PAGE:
D-dimer testing is now routinely done in the emergency department. How should the results be interpreted in the setting of a patient presenting with possible thromboembolism?
—Erik L. Schuls, MD, Gastonia, N.C.

The very high sensitivity and negative predictive value of certain D-dimer assays make them useful to help rule out thromboembolism in patients with a low clinical pretest probability for this condition. However, a D-dimer determination is generally not specific enough (particularly in patients who have had recent surgery) to rule in this diagnosis. An excellent review can be found in Ann Intern Med. 2004; 140:589-602.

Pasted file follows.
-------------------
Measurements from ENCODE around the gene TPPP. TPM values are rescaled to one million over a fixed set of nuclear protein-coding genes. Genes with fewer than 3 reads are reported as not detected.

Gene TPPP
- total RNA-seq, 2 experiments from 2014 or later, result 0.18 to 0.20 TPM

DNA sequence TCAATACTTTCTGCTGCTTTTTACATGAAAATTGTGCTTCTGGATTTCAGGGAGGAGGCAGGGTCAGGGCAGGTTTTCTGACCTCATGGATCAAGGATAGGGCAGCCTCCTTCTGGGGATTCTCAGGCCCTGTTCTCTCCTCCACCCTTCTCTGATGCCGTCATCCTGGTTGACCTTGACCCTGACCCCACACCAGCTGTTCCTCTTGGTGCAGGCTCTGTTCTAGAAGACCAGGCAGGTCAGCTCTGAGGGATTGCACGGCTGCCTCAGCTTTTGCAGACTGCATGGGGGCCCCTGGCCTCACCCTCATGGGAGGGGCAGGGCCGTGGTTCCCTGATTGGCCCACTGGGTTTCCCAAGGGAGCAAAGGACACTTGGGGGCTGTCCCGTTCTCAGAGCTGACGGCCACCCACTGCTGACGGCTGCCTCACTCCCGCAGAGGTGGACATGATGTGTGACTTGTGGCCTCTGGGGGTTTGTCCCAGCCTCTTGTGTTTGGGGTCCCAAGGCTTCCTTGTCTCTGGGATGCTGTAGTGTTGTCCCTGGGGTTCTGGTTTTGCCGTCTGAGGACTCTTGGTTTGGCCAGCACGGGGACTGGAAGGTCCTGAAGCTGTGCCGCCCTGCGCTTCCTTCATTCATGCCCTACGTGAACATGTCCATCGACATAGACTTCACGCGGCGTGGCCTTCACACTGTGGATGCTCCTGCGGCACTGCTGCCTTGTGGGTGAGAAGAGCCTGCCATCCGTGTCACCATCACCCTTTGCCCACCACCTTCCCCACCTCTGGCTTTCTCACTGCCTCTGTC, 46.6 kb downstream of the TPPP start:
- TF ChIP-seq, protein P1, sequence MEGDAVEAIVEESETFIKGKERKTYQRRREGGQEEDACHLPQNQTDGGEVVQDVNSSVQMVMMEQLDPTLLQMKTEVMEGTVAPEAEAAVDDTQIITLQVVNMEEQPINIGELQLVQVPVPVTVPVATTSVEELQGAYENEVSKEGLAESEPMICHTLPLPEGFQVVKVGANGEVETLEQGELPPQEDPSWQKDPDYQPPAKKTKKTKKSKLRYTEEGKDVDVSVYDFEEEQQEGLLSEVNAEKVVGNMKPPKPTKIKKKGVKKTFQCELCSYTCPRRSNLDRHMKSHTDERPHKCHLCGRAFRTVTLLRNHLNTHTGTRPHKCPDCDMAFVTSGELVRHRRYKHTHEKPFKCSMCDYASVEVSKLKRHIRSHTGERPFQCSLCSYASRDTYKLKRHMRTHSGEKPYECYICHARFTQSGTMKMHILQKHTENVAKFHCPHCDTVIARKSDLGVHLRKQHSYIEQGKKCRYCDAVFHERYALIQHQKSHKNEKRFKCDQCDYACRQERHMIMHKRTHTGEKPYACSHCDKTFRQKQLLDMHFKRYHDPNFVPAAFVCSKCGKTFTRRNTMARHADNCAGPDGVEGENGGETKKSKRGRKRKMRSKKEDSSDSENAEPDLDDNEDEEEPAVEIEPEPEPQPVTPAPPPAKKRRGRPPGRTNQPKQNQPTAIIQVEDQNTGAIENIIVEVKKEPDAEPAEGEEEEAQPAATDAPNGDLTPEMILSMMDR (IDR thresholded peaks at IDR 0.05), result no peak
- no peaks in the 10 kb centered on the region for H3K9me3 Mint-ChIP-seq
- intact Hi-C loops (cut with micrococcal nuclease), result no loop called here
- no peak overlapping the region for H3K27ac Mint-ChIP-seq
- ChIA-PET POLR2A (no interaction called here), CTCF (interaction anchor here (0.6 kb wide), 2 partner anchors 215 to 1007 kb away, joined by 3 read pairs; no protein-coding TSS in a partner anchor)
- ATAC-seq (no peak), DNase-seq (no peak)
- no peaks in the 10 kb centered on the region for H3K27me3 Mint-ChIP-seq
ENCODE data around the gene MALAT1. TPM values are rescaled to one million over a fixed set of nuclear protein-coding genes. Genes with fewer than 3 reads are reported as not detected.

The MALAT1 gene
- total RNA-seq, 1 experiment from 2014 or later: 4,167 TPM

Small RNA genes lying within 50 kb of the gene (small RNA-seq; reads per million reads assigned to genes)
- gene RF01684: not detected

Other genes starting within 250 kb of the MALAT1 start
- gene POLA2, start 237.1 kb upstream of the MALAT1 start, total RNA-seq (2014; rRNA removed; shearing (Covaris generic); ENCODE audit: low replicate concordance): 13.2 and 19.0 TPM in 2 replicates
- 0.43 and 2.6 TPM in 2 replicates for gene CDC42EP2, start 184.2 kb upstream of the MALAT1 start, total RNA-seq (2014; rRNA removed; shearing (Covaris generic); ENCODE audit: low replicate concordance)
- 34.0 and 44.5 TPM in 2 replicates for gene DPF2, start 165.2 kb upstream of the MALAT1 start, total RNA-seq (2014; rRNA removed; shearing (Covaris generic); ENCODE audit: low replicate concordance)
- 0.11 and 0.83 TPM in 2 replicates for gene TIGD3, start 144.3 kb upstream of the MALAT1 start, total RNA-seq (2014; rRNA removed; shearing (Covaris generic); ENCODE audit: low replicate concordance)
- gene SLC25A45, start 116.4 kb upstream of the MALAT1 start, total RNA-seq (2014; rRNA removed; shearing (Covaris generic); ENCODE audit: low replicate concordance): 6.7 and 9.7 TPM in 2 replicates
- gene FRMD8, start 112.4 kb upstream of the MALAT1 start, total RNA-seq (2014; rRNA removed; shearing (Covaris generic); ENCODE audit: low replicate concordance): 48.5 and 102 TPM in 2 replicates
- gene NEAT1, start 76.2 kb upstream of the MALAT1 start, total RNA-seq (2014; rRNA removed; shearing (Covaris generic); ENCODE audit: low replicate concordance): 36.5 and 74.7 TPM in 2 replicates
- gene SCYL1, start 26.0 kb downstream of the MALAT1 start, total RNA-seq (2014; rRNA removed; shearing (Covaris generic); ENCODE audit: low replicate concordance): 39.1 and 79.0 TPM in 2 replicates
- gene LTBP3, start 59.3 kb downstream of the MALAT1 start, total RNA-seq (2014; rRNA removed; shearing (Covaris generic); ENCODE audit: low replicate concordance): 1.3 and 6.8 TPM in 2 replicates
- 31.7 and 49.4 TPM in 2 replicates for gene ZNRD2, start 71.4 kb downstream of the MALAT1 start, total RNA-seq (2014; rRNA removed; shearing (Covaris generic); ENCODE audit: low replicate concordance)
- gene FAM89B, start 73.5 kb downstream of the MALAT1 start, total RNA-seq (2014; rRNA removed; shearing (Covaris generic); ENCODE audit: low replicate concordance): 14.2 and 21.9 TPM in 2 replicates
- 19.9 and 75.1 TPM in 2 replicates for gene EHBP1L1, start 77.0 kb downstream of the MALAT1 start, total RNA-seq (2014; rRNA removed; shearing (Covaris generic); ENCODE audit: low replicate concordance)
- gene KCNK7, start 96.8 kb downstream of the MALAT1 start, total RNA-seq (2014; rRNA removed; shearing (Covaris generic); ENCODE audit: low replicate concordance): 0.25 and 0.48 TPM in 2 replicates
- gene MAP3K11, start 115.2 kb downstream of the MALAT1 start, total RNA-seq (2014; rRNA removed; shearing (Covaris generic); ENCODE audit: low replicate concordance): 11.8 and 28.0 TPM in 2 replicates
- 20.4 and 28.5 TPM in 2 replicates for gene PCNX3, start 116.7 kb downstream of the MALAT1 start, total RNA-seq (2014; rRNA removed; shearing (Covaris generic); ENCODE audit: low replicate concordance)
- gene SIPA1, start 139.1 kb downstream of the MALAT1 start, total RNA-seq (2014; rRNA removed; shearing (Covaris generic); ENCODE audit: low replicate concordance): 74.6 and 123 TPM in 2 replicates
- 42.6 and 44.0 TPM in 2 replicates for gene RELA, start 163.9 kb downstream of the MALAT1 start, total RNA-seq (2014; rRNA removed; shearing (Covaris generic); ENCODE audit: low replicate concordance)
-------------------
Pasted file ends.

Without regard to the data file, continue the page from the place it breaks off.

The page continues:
—Daniel G. Tobin, MD (117-5)

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